Monday, 20 July 2009

Day 7 - Wales - Gower Peninsula - Official area of outstanding natural beauty

The Gower Peninsula, just to the west of Swansea, was the first area in the UK to be declared an Area of Outstanding Natural Beauty, by a governmental body, in 1956. Today there are 47 in total across the UK, and they are each deemed to be “a precious landscape whose distinctive character and natural beauty are so outstanding that is in the nation’s interest to safeguard them”.

It is clear, once you drive onto the peninsula, why Gower is an official AONB. But it is once you get to Worm’s Head, on the south west corner that you realise why it was the first to be declared. Worm’s Head is a photogenic offshore island, cut off at high-tide from the cliffs of the mainland. (The name is Viking in origin – “Wurme” meaning “Dragon” or “Serpent”). This in itself might be enough for an AONB designation, but it is Rhossili Bay immediately to the north that completes the symphony. Sweeping for a few miles along the coast, the beach of Rhossili is made all the more spectacular from the high viewpoint above the cliffs, where the Worm’s Head Hotel is situated.

This family hotel is a popular with locals who like to enjoy a sunset drink on the bar’s patio, perched high up on the cliffs, looking over the beach and the island. Just a week into my trip, I have been surprised again and again by the edge of Britain. It seems like the more I travel, the more diverse and locally unique it becomes. This west coast really does hypnotise.

The Worm’s Head hotel is right at the end of the road, next to the parking lot for visitors to the site, which is managed by the National Trust. The building itself is not beautiful or grand (fortunately, because the view deserves the attention), and it provides simple, clean, comfortable rooms, with reasonable food in the restaurant. And there's lot of fun in the bar. It’s hard not to enjoy oneself in a place with views that would cheer up an old fisherman who’s spent a whole winter’s night without catching anything. But they do catch down here. At sunset last night, a about ten local fishermen parked their cars next to the hotel, donned their wetgear, and headed down to the edge of the peninsula. The sea bass ended up on my plate later.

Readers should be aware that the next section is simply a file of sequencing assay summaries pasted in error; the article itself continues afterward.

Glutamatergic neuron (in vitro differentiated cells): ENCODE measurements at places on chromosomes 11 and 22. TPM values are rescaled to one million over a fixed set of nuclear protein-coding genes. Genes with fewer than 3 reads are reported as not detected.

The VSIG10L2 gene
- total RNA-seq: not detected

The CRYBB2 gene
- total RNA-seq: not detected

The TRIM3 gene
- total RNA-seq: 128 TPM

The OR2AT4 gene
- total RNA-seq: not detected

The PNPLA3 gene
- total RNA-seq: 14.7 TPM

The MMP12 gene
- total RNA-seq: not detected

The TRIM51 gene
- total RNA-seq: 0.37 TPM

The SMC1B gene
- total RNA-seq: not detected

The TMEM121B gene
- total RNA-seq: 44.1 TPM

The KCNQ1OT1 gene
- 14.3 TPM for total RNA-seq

There is no cellphone signal, and no internet connections here. Owner Julian Short, who used to lecture civil engineering at Swansea University, says the telecom companies “won’t go near the area, because there are hardly any people living here.” It’s a couple of houses, and the hotel for plenty of miles - in one outstandingly beautiful area. There is no sign of commercial tourism. Even the hotel looks non-descript and subdued – the first time I drove up to it, I didn’t see it – because the sign can be easily missed. It is graded 2-star by the AA, which means there isn't the wide range of services that more demanding customers may require - but this suits the scene. I'm not sure guests should be making cellphone calls or checking their email in a place like this. It should probably be outlawed actually.

Julian’s son Adrian helps manages the hotel, after leaving university a few years back. Julian says:”I said to him, you can go to London and work on the tenth floor of a building, and not know who’s on the floor below, or on the floor above. Or you can come and work with me here, and enjoy the best view in all of the UK every day.” Adrian didn’t argue, and it’s obvious why.
The view from my room looked onto the island and the beach. The only thing that obscured it was the salt on the window, which probably accumulates over night, every night....the westerly wind is incessant.

There is, probably appropriately, very little to do in the area.

Walking is why most people come: you can walk for 18 miles along cliff tops from the hotel to Mumbles, the popular seaside town of Swansea.

There are five golf courses within a ten mile radius, the best being Langland Bay and Pennard, according to Julian.

For something more adventurous, check out Dryad Bush Craft, an outdoor survival school that teaches you how to enjoy nature without modern help.

There is a lot of water around, so you can try out some kayaking, surfing, canoeing etc with Gap Activities.

For more info, see Swansea’s tourist website.


Click on image for a full screen version...the Worm's Head hotel is on the right, up on the hill.

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